Tax-loss harvesting is a commonly used strategy that can help cryptocurrency traders minimize taxes that they may owe on capital gains, or possibly even increase an investor’s tax refund.
Cryptocurrency provides the unique opportunity of being able to appreciate wealth over time while saving money on taxes along the way by taking advantage of market price fluctuations. It is a common misconception that you should only realize capital losses right before the end of the tax year. Cryptocurrency prices can be volatile and widely fluctuate throughout the year. Wise investors take advantage of the pricing dips throughout the year in order to capture taxable losses at the lowest points during the year.
Imagine if you could appreciate wealth over time while in the process increase your tax refund, or at a minimum reduce what you may owe in taxes. Tax-loss harvesting does exactly that! Tax-loss harvesting is an investment strategy that maximizes after-tax returns by taking advantage of dips in cryptocurrency market prices.
A capital gain or loss is triggered anytime you dispose of (sell/trade) a capital asset. In 2014, the IRS declared cryptocurrency to be a capital asset, meaning that every sale or trade of cryptocurrency results in a capital gain or loss.
A capital gain or loss is equal to the value of what you receive at the time of disposal (commonly referred to as “Proceeds”) less the value of what you obtained the asset for at the time of purchase (commonly referred to as “Cost Basis”).
The following examples illustrate the tax position of two cryptocurrency investors (“Sam”) and (“Rachel”).
Sam purchased .25 BTC for $3,000 in June, Year 1. Sam has no gains or losses yet because he has not recognized a taxable event. Today, Sam continues to hold .25 BTC.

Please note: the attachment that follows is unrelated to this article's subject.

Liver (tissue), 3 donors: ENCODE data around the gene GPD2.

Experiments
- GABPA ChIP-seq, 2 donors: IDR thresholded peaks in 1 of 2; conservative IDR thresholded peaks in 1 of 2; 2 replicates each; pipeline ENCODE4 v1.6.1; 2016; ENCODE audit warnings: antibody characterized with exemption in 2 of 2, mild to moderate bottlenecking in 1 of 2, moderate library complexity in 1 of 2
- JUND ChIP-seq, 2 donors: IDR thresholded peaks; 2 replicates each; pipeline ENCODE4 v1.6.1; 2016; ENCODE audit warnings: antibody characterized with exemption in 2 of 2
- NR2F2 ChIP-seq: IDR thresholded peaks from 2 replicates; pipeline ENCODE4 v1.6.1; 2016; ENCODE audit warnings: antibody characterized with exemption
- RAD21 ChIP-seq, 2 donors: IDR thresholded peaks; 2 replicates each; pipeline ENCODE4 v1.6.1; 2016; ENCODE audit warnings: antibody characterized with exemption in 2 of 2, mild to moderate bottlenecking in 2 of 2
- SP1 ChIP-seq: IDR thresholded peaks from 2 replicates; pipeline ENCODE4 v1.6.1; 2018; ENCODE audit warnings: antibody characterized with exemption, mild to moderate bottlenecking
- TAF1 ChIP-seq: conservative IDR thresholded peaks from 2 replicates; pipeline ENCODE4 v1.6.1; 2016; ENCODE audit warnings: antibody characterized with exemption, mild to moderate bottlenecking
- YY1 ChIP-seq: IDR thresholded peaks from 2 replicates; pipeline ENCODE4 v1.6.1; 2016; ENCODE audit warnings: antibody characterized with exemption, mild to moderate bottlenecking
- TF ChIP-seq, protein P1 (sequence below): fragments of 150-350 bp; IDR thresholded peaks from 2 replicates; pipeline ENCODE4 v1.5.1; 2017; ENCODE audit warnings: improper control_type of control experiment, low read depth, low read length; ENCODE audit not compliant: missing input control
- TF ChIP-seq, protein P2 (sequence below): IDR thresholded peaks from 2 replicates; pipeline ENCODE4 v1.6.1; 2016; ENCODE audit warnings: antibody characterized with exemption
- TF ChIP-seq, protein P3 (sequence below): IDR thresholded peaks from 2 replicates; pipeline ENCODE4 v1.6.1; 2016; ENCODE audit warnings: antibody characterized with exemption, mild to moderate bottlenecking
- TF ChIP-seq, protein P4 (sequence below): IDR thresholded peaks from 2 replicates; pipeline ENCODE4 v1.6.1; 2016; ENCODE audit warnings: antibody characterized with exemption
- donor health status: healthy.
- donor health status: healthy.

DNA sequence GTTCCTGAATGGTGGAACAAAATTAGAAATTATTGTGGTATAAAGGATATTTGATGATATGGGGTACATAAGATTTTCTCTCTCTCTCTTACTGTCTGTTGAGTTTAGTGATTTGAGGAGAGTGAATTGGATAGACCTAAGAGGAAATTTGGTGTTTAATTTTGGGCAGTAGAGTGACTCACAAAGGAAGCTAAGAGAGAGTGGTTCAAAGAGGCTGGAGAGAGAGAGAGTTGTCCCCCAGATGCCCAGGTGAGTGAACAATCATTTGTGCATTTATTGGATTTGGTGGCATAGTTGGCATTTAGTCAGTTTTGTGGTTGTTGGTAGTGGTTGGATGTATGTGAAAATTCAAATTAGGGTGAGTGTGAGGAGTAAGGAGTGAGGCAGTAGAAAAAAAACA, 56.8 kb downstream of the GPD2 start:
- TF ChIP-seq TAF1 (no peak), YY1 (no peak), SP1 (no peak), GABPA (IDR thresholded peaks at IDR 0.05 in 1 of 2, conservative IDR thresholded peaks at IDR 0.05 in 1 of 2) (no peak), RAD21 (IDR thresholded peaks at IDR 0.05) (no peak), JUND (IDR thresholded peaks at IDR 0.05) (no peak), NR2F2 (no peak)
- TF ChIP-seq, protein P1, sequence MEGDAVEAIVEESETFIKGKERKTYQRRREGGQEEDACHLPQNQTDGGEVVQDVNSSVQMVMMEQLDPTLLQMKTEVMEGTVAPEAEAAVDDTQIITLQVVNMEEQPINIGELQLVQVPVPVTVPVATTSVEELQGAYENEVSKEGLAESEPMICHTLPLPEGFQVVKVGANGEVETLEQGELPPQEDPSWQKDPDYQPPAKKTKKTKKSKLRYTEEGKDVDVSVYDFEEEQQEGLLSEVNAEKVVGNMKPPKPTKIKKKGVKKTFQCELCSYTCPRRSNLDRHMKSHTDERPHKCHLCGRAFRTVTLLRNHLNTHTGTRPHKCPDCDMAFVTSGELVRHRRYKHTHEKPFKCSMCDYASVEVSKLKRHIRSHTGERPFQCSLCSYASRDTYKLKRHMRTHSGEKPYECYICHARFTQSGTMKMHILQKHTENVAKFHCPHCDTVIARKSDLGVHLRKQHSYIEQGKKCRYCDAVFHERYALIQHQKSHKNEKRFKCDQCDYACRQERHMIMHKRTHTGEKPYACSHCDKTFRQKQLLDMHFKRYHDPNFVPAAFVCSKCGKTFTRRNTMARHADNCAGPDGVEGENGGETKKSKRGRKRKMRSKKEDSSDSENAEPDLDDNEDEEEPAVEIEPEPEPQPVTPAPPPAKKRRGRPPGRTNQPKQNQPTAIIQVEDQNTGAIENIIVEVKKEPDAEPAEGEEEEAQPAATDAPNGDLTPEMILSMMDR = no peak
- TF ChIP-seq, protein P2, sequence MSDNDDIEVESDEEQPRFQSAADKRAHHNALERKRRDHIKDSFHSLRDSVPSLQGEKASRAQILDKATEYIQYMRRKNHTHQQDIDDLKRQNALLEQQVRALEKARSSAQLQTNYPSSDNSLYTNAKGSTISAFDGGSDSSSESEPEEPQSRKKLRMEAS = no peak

Rachel also purchased .25 BTC for $3,000 in June, Year 1, just like Sam. However, Rachel decided to sell her .25 BTC for $2,000 4-months later in October, Year 1.
In this example, Rachel generated a $1,000 capital loss that she can use to offset other gains or potentially increase her tax refund come Year 1 tax season.
However, Rachel didn’t stop there. Let’s assume that Rachel used the $2,000 proceeds that she received from the sale of her .25 BTC to repurchase .25 BTC. Unlike Sam, Rachel can claim the $1,000 loss on her taxes. Just like Sam, today Rachel continues to hold .25 BTC.
As shown in these two examples, both Sam and Rachel bought the exact same amount of BTC for the same price, only Rachel decided to sell her BTC at the low-point in Year 1 before repurchasing it. By doing this, Rachel was able to take advantage of a tax benefit in Year 1, while Sam was not. This is tax-loss harvesting.
Rachel may realize greater gains in future years when disposing of the .25 BTC because she reset her cost basis. For most investors, it is advantageous to claim capital losses in the earlier years in order to maximize wealth today. As the common adage goes, “money today is better than money tomorrow.”
Rachel could have used the money she generated from her increased tax refund or tax savings in Year 1 to purchase more BTC, while Sam on the other hand left money on the table.
TaxBit’s, ‘Tax-Loss Optimizer’ provides your cost basis and unrealized position in real-time while showing your unrealized losses (by exchange). The displayed unrealized losses are in accordance with IRS requirements (specifically identifying the highest cost basis assets by source). Anytime you have an asset that is “underwater,” (the current value is lower than the value at which you obtained the asset, the optimizer will recommend a tax-loss harvesting trade.
Tax-loss harvesting is a common strategy that wise investors deploy.
TaxBit has made it easy for you to take advantage of tax-loss harvesting throughout the year. Give it a try, today!